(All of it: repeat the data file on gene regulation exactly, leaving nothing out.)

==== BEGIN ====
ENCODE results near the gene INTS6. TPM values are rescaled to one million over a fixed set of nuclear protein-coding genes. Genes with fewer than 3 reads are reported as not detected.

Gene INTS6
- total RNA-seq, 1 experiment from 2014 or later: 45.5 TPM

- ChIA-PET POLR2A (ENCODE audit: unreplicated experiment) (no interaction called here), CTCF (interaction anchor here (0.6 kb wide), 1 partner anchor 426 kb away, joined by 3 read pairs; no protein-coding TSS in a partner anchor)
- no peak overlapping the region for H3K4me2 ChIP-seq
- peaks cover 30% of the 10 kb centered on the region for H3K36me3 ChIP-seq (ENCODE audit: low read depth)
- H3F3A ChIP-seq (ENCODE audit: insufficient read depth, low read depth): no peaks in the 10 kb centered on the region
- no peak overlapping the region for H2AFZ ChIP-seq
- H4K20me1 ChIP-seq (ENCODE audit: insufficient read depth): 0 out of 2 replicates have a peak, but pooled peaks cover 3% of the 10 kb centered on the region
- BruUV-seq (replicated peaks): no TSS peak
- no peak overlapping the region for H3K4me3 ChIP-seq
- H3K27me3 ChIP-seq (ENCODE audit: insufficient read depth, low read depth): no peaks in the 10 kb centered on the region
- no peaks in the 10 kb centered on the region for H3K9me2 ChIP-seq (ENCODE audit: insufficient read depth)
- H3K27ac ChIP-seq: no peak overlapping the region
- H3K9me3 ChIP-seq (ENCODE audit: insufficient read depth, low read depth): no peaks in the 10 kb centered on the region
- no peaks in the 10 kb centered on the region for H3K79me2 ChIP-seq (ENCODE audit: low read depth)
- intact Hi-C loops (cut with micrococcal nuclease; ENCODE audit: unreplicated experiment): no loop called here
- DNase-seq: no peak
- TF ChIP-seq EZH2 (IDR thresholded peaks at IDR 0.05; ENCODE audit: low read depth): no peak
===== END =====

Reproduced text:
ENCODE results near the gene INTS6. TPM values are rescaled to one million over a fixed set of nuclear protein-coding genes. Genes with fewer than 3 reads are reported as not detected.

Gene INTS6
- total RNA-seq, 1 experiment from 2014 or later: 45.5 TPM

- ChIA-PET POLR2A (ENCODE audit: unreplicated experiment) (no interaction called here), CTCF (interaction anchor here (0.6 kb wide), 1 partner anchor 426 kb away, joined by 3 read pairs; no protein-coding TSS in a partner anchor)
- no peak overlapping the region for H3K4me2 ChIP-seq
- peaks cover 30% of the 10 kb centered on the region for H3K36me3 ChIP-seq (ENCODE audit: low read depth)
- H3F3A ChIP-seq (ENCODE audit: insufficient read depth, low read depth): no peaks in the 10 kb centered on the region
- no peak overlapping the region for H2AFZ ChIP-seq
- H4K20me1 ChIP-seq (ENCODE audit: insufficient read depth): 0 out of 2 replicates have a peak, but pooled peaks cover 3% of the 10 kb centered on the region
- BruUV-seq (replicated peaks): no TSS peak
- no peak overlapping the region for H3K4me3 ChIP-seq
- H3K27me3 ChIP-seq (ENCODE audit: insufficient read depth, low read depth): no peaks in the 10 kb centered on the region
- no peaks in the 10 kb centered on the region for H3K9me2 ChIP-seq (ENCODE audit: insufficient read depth)
- H3K27ac ChIP-seq: no peak overlapping the region
- H3K9me3 ChIP-seq (ENCODE audit: insufficient read depth, low read depth): no peaks in the 10 kb centered on the region
- no peaks in the 10 kb centered on the region for H3K79me2 ChIP-seq (ENCODE audit: low read depth)
- intact Hi-C loops (cut with micrococcal nuclease; ENCODE audit: unreplicated experiment): no loop called here
- DNase-seq: no peak
- TF ChIP-seq EZH2 (IDR thresholded peaks at IDR 0.05; ENCODE audit: low read depth): no peak